Once upon a time, the NDP promoted itself as a party that based its positions on fact. It was never true, but that’s how they promoted themselves.
But in reality, the NDP is a party that has consistently formulated its policy by cobbling together a a series of fantasy-based positions. Their most recent take on the Canadian economy — that the energy industry has artificially inflated the Canadian dollar, hollowing out Canadian manufacturing, resulting in an economic malaise known as “Dutch Disease” — is only their most recent fantasy-based position. It’s slowly leading them deeper and deeper down into a rabbit hole from which they may never return.
Enter Burnaby-New Westminster MP Peter Julian. Julian has stood firm behind NDP leader Thomas Mulcair in his steadfast refusal to back away from his “Dutch Disease” theory, despite all the facts to the contrary. Julian declared Mulcair’s stubbornness to be “leadership”, which is a very sad statement on what passes for leadership within the New Democratic Party.
Even in the wake of touring the oilsands alongside Mulcair, Julian isn’t interested in letting the facts spoil a good theory.
For example, Julian has recently claimed that the 2012 Alberta budget supports Mulcair’s position on “Dutch Disease.” In order to support this claim, he quotes a section of the budget that admits the challenges a high dollar poses to manufacturing sectors of the economy.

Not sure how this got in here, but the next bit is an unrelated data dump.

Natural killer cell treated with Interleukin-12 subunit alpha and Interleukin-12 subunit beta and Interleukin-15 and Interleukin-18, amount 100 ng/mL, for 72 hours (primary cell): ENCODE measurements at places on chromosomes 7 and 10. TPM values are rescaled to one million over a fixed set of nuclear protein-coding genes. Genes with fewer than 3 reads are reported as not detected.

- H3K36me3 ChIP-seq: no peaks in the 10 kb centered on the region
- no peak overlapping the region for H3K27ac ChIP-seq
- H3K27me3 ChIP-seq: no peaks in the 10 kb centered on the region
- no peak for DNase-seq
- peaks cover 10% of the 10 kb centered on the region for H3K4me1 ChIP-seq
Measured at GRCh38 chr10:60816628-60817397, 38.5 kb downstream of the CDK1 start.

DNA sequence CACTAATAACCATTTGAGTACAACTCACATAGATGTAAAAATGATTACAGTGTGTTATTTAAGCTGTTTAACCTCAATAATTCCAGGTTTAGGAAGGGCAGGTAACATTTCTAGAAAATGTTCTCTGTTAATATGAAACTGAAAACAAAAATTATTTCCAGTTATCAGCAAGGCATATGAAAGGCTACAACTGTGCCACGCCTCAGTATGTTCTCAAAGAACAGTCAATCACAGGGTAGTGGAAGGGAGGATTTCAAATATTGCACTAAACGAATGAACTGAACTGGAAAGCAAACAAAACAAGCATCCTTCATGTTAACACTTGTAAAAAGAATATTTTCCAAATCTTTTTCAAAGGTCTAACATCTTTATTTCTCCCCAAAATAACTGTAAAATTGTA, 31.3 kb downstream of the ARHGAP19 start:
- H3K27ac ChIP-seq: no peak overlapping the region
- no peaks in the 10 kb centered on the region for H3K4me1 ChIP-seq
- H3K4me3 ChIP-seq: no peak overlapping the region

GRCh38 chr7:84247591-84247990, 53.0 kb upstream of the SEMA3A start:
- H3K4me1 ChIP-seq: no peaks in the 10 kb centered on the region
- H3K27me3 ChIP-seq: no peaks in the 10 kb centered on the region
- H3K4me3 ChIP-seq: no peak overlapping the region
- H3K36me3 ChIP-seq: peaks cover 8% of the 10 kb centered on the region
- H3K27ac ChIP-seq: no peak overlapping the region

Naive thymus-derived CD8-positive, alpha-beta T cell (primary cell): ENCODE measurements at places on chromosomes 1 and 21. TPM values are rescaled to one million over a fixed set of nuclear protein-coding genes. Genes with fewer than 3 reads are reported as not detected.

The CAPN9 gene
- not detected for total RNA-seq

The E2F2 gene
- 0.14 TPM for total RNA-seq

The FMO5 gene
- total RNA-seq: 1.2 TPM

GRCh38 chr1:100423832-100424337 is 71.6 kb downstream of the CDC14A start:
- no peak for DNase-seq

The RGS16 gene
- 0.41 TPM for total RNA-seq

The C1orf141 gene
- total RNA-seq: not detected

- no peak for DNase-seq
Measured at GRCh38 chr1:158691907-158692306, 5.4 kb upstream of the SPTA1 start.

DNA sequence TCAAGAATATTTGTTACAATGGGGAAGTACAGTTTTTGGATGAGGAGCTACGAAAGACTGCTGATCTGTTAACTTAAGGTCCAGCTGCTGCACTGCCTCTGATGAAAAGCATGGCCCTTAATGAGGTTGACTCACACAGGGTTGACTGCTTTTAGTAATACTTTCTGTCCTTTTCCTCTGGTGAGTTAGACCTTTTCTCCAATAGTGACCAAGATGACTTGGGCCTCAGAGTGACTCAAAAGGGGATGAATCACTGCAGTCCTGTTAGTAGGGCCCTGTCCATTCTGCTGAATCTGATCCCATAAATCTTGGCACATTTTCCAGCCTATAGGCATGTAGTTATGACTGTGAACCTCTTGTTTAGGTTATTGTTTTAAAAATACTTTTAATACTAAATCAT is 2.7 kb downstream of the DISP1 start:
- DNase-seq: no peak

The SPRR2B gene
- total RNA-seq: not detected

This is quite a whopper, but no more a whopper than Julian repeating Mulcair’s claim that a recent study by the Institute for Research on Public Policy supports Mulcair’s thesis. In fact, when taken together, these two whoppers become an incredible double whopper.
For one thing, it’s a clear indication that Julian never actually read the IRPP report. The IRPP report in fact differs from Mulcair on the most fundamental of points: it disputes whether or not the Canadian dollar is actually a Petro-dollar. In fact, the IRPP concluded that the value of the Canadian dollar is actually driven by non-energy commodities. They point specifically to wheat, other foodstuffs, and various metals and minerals mined in northern Ontario and Quebec.
The Alberta budget makes no mention of Alberta’s energy industry artificially inflating the Canadian dollar — mostly because the very notion of it is absurd. The international money markets determine the value of the Canadian dollar, not Thomas Mulcair. That won’t change if he ever becomes Prime Minister, no matter how hard he may try. He can certainly introduce policies designed to deflate the value of the dollar, but it wouldn’t be long before he would have to face the Canadian people and explain precisely why.
Although neither Thomas Mulcair nor Peter Julian thinks they would ever have to do such a thing. Simply put, they think the Canadian people aren’t paying attention: aren’t paying attention to the vast wealth of information that refutes their ill-founded “Dutch Disease” theories, and won’t pay attention to the disastrous economic course they want to chart for Canada.
But soon the NDP’s post-leadership honeymoon will be over. More and more Canadians will be asking serious questions of Mulcair, and when that happens, he won’t be able to dismiss them all as “[Prime Minister Stephen] Harper’s messengers.” And when that happens, Thomas Mulcair and the NDP will be in very, very deep trouble.